And then there’s Martin Harris, and he’s the religious fanatic — using the terminology of some people who knew him. They have a hard time with Martin Harris because he is a believer. And sometimes he believes in too much — maybe things that we wouldn’t now. But I’m struggling because I’m a deep believer, but I’m a skeptic too. And so it’s a very difficult thing for me to just listen to somebody over the radio late at night, when I’m brushing my teeth before I go to bed and I hear how great a certain pill is and how cheap it is. And the patent medicine sales pitch is alive and well and it is because people believe it.

So you’ve got somebody who’s what you would call an intellectual, somebody who’s a pragmatic businessman, and somebody that is a true believer. And Martin Harris gets criticized for being a true believer, but that’s part of the logic of having three witnesses who were representative of the human race.

Each one of these men made a contribution to the Book of Mormon. Oliver Cowdery is called, by Cleon Skou — excuse me for using the wrong first word because I knew Cleon Skousen who is the uncle of Royal Skousen and they were at opposite ends of the intellectual spectrum. I respect them both because they’re both hard workers, but Royal Skousen has spent more hours reading the Book of Mormon than anybody that I have ever heard about, or know, or could even conceive. He’s lived with that for fifty years, that I’ve known him, and he works with the technical text of the Book of Mormon.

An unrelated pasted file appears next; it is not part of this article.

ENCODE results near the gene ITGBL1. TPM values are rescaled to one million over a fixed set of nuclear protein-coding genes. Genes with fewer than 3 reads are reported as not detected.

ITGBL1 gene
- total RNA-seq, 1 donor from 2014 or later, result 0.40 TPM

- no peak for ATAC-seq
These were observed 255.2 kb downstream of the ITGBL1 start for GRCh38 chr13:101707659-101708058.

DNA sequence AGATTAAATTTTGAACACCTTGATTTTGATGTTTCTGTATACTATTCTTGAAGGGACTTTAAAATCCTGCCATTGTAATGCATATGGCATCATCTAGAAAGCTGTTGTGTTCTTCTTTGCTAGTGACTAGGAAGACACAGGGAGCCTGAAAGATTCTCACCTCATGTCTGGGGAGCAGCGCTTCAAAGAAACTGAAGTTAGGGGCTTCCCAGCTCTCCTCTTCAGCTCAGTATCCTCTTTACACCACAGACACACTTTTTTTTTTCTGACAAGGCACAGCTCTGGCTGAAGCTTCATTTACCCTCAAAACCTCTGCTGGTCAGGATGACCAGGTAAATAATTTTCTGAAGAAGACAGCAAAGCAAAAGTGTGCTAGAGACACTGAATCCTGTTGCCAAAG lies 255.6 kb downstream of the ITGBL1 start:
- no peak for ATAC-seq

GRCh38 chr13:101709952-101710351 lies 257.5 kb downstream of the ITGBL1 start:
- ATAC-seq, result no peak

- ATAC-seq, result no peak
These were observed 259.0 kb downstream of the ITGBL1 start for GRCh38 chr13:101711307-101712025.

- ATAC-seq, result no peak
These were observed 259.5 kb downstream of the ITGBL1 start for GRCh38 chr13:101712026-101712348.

And he says, of Oliver Cowdery, that he’s the best of all of the transcribers of the Book of Mormon. He spells better. He doesn’t punctuate, but he’s got most of his words straight except — and then there’s a list of twenty-five words that Oliver Cowdery misspells. And if you looked at the spelling of other educated people at that day, they’re common words that sound like the word that Oliver wrote down. So what I’m saying is that Oliver Cowdery was the best that Joseph Smith could get to be a transcriber — a scribe.

Martin Harris was the best that Joseph Smith could get to be a financier. Everybody, in Palmyra, who wrote about this, was shocked to think that he would devote his money to such a worthless thing as a new scripture and Book of Mormon — a cheap imitation of the Bible. And then David Whitmer was the best businessman that Joseph Smith could get. So I’ve reiterated that the contributions of these people in the production of the Book of Mormon, which was the reflection of their lives. The Book of Mormon itself was miraculous to the people that brought it forth especially.

And it was fitting that they could see the plates because they came to Joseph Smith and said, “The last revelation you received, that we’ve read, says that the people who brought the Book of Mormon forth can see the plates. We’ve all helped to bring it forth. Are we the ones?” and Joseph Smith said, “Yes.”

So the very selection of these men as witnesses, to me, is faith promoting as a historian.